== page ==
Our double-consciousness is stifling. We are taught that we must be better, smarter, and more polite because Black bodies are seen as worse, ignorant, and dangerous. We must remain on high alert as we navigate our own neighborhoods and are aware of tensions that arise when we walk through others. We are told to respect the police not because they have earned it by being our protectors, but because lack of respect can result in brutality and death. When we do succeed, we are considered exceptional, and when we fail, we are an expected statistic.
We have yet to reach the mundane. Our stories must be triumph or tragic because normalcy is not afforded to us. If we existed in the realm of the average, we would not be seen as a threat until we actually acted as such. If we were afforded normalcy, we would not exist in the extreme margins of society. As it stands, we are Oprah Winfrey or Renisha McBride, Barack Obama or Michael Brown. These are the narratives about Black people that resonate and attract attention — so much so that our existence as college students and professionals are still seen as exceptional, not expected. It is because of these polarized images that professors like Dr. Ore are assaulted and men like John Crawford are shot.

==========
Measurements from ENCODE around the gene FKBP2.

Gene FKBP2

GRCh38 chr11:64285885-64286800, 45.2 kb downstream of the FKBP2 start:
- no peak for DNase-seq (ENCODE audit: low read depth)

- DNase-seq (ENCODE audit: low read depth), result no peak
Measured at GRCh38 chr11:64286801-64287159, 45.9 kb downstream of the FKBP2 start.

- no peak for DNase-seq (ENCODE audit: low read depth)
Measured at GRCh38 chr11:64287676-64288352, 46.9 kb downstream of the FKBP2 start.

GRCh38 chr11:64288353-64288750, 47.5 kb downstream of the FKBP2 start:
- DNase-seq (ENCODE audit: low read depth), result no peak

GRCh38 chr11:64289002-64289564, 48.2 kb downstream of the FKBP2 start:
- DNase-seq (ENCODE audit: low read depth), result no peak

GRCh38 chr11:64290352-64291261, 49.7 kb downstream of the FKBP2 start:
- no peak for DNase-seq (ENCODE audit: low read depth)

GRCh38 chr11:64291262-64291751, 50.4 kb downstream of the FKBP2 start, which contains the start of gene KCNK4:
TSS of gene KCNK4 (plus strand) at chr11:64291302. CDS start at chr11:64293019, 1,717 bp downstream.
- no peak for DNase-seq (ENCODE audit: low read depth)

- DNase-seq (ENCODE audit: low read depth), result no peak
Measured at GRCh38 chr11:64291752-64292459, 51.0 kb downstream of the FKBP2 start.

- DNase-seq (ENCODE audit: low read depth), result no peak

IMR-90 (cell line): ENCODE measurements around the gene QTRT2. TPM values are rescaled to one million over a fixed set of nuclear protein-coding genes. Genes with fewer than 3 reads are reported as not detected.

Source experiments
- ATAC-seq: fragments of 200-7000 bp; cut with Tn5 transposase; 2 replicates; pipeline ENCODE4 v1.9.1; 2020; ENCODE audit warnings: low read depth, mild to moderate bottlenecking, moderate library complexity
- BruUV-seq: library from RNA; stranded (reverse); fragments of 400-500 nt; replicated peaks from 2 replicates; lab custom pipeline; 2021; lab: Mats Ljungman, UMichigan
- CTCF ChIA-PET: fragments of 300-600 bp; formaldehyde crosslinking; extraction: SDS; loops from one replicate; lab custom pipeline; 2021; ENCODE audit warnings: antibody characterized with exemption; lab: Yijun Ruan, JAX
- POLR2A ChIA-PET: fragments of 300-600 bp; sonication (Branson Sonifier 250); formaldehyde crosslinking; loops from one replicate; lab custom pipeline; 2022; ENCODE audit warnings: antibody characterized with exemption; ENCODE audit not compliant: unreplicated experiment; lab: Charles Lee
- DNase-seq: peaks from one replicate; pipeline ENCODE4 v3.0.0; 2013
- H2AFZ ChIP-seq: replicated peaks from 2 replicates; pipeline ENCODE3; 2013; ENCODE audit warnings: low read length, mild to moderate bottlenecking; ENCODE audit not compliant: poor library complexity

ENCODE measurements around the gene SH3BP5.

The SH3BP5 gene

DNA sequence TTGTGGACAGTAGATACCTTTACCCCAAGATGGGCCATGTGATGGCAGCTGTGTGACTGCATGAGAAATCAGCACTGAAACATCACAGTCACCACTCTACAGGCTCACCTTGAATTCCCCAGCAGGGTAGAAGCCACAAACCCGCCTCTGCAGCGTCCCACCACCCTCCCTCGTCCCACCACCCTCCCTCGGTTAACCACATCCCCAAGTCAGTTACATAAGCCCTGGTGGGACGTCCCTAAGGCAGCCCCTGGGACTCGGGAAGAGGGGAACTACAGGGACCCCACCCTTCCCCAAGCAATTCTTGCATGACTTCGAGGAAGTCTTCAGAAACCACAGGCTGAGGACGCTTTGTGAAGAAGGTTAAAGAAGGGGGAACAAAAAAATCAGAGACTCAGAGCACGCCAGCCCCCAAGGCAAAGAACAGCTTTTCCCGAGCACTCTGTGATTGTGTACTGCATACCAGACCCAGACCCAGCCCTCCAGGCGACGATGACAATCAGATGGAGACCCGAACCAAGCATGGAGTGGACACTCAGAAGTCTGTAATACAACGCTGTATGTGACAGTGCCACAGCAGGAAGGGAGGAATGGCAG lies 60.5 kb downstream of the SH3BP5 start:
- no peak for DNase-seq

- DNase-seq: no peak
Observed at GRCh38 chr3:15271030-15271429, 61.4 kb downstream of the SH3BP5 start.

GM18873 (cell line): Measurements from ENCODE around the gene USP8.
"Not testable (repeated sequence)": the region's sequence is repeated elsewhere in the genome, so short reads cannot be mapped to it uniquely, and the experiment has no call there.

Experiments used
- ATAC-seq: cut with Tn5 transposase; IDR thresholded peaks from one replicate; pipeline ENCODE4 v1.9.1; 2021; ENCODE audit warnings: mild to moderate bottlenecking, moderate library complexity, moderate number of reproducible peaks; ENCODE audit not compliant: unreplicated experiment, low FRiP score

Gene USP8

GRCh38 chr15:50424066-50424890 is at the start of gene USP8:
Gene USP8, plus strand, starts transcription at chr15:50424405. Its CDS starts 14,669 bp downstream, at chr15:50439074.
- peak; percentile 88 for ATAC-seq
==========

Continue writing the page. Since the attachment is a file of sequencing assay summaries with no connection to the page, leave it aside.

The systematic, and unabashed, violence towards Black people has become all too common. This narrative is all too familiar for a country that hides behind the falseness of post-racialism. Too often we hear stories where being questioned, touched, interrogated, harassed, cursed, or assaulted included some mention of being Black. It is not enough to demand that those responsible are held accountable. Seeking justice and atonement after another Black person is killed does not correct the harm done to the community because, in the end, we are still losing our sons and daughters, sisters and brothers, mothers and fathers.
Today, in the aftermath, the statement from the White House about the killing of Michael Brown and the subsequent investigation from the Department of Justice is all too similar to the course of action following the homicide of Trayvon Martin. And while I appreciate the President’s acknowledgement of the pain that Michael’s family is feeling, these statements merely serve as a salve for the barrage of wounds that the Black community continues to receive.
We are fighting for a solution, a cure for the unchecked violence that plagues our community.
We are fighting to be seen as more than tokens or problems.
We are fighting for our humanity, and for our lives.
Aisha N. Davis is an attorney with a focus on civil rights & human rights both domestically and internationally.
[Image of hands via Shutterstock]